Nasa just spotted a planet that they didn’t think could exist. The world, known as Wasp-18b, is wrapped in a stratosphere full of carbon monoxide and with no water at all. That suggests that it might have formed in an entirely different way from the gas giants we have known before.

“The composition of Wasp-18b defies all expectations,” said Kyle Sheppard of Nasa’s Goddard Space Flight Center in Greenbelt, Maryland, lead author of the paper published in the Astrophysical Journal Letters. “We don’t know of any other extra solar planet where carbon monoxide so completely dominates the upper atmosphere.”

On Earth, the stratosphere keeps us safe from dangerous rays from the Sun. Ozone absorbs UV, which means that much of the otherwise harmful radiation is kept out and doesn’t land on us. Other planets tend to have a different molecule like titanium oxide, which is used for a variety of different purposes on Earth.

Nasa scientists examined the surface of the planet by looking at the light that comes to us from it, which is found 325 lightyears away. From that light they can work out the “spectral fingerprints” of the makeup of the planet — looking out for signatures that could suggest the planet has water or other important molecules.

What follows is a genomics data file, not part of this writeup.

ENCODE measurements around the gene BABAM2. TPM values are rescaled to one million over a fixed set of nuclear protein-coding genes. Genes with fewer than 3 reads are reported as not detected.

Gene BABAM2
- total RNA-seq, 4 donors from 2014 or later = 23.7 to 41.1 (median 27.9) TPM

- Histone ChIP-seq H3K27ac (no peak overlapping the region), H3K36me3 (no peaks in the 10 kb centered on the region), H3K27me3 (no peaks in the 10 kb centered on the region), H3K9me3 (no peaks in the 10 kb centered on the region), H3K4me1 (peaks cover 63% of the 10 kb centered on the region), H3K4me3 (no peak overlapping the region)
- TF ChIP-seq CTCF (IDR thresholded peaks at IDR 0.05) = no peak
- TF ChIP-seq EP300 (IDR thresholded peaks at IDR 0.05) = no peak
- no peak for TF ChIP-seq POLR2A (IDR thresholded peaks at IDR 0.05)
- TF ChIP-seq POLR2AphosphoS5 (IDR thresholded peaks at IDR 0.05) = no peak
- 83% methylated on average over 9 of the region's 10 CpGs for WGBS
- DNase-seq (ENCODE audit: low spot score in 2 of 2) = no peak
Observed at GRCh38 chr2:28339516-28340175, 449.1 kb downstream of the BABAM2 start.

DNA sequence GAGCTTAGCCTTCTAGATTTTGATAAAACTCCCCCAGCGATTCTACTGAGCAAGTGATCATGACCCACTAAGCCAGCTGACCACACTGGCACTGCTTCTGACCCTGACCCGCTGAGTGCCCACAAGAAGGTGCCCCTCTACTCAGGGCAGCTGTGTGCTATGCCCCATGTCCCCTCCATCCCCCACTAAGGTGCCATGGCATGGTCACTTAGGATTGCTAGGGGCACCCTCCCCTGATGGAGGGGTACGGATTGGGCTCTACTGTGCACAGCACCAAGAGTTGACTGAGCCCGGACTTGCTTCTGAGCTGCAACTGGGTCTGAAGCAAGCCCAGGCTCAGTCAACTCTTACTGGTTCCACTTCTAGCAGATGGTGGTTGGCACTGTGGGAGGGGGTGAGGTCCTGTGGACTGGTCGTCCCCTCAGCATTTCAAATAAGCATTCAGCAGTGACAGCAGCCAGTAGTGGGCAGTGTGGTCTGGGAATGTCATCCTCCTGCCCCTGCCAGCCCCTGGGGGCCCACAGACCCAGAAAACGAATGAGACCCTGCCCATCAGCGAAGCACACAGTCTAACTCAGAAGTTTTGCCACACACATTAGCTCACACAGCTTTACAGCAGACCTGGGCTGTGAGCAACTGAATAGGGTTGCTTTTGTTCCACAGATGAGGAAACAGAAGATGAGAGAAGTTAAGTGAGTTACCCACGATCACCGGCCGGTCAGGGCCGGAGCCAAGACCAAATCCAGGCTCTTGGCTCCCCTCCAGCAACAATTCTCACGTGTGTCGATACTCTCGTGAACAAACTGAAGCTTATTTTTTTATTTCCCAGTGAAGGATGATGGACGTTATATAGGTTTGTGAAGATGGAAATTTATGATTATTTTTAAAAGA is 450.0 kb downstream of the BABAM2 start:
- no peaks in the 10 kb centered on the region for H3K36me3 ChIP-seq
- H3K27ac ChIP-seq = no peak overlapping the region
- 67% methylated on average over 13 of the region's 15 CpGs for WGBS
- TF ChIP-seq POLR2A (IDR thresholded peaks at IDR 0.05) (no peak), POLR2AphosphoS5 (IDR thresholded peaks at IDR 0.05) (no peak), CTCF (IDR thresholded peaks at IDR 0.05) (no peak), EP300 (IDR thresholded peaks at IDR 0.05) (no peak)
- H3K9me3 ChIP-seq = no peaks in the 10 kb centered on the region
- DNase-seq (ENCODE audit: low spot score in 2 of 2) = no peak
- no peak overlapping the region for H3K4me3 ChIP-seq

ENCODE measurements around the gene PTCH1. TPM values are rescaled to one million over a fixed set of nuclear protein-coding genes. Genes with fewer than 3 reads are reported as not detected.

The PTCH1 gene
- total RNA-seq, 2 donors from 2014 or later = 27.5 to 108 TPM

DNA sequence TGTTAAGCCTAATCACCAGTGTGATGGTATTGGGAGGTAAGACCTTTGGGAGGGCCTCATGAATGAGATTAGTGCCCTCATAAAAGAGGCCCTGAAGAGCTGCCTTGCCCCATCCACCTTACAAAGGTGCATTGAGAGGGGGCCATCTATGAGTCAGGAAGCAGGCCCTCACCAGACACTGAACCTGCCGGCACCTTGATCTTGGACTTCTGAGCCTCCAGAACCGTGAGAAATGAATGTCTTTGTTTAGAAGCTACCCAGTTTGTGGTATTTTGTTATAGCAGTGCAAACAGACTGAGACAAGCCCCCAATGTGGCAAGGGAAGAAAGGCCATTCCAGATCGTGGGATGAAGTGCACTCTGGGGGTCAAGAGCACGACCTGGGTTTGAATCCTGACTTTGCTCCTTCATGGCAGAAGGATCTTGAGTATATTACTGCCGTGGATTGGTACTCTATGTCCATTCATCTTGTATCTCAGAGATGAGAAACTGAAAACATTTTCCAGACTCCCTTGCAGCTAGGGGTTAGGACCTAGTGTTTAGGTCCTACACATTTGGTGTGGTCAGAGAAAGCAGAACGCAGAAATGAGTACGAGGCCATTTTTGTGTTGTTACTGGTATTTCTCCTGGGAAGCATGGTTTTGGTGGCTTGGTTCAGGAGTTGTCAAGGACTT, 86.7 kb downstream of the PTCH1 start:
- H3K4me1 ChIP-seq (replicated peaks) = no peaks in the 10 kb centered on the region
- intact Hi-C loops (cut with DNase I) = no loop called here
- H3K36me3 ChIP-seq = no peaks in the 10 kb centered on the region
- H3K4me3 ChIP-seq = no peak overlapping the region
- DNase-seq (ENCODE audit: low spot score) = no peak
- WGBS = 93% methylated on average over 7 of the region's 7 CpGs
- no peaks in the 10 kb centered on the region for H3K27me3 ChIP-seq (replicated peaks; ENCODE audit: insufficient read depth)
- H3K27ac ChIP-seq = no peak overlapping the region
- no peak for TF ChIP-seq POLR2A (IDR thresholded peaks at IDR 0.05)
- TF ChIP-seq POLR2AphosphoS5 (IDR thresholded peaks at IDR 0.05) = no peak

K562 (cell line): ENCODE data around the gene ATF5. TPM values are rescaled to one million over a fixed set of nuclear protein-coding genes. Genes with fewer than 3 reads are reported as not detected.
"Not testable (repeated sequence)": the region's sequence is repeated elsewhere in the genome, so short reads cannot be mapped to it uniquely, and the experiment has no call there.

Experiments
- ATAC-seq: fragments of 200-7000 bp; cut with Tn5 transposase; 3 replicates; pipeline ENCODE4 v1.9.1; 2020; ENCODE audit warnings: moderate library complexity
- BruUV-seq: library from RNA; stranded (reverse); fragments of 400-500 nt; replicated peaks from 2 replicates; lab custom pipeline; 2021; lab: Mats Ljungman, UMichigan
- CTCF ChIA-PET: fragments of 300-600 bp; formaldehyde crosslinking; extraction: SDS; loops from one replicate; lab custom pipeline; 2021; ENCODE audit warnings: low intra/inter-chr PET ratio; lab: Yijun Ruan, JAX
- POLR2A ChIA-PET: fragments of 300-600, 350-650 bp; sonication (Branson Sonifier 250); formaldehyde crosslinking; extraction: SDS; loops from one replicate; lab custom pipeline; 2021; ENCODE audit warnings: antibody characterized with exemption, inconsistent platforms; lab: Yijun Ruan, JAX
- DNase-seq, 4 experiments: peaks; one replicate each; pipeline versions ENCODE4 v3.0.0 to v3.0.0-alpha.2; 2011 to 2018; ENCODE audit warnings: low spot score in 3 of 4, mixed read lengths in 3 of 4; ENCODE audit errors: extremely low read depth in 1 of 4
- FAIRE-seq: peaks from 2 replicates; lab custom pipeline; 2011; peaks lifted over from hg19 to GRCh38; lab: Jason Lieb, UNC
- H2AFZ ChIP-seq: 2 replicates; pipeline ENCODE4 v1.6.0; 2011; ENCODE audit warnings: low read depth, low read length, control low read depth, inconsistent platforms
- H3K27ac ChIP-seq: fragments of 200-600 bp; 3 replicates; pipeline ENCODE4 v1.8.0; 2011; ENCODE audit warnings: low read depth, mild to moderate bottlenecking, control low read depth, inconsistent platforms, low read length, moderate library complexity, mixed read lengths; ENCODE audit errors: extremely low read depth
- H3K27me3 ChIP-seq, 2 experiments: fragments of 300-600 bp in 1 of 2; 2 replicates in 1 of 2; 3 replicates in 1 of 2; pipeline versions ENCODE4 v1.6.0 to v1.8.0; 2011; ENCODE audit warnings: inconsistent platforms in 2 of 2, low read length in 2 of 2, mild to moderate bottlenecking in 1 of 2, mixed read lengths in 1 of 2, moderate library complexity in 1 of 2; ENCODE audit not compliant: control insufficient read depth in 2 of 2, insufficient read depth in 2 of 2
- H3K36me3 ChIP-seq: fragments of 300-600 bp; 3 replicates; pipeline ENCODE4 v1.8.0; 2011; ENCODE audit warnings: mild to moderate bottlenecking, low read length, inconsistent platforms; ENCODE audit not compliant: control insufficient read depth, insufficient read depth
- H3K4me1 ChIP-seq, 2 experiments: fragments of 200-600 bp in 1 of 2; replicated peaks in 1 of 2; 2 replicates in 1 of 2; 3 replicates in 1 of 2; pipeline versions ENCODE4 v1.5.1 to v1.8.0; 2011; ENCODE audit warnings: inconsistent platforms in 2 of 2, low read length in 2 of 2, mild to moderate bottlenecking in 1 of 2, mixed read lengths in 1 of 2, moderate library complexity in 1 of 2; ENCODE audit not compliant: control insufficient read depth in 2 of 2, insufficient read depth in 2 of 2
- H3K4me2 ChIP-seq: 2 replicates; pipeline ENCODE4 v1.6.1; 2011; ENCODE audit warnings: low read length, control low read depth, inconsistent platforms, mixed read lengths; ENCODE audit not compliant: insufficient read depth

But they didn’t find any water on the planet, even after repeated looks at it from the Hubble space telescope. The fingerprints they got back didn’t match any of the materials they expected to see there — and challenge their current understanding of how planets can form.

“The only consistent explanation for the data is an overabundance of carbon monoxide and very little water vapour in the atmosphere of WASP-18b, in addition to the presence of a stratosphere,” said Nikku Madhusudhan a co-author of the study from the University of Cambridge. “This rare combination of factors opens a new window into our understanding of physicochemical processes in exoplanetary atmospheres.”

Scientists now hope that they can find out yet more about WASP-18b and other planets like it. If they can understand more about the make-up of the strange world, then it might change their understanding of how gas giants can form.

The Independent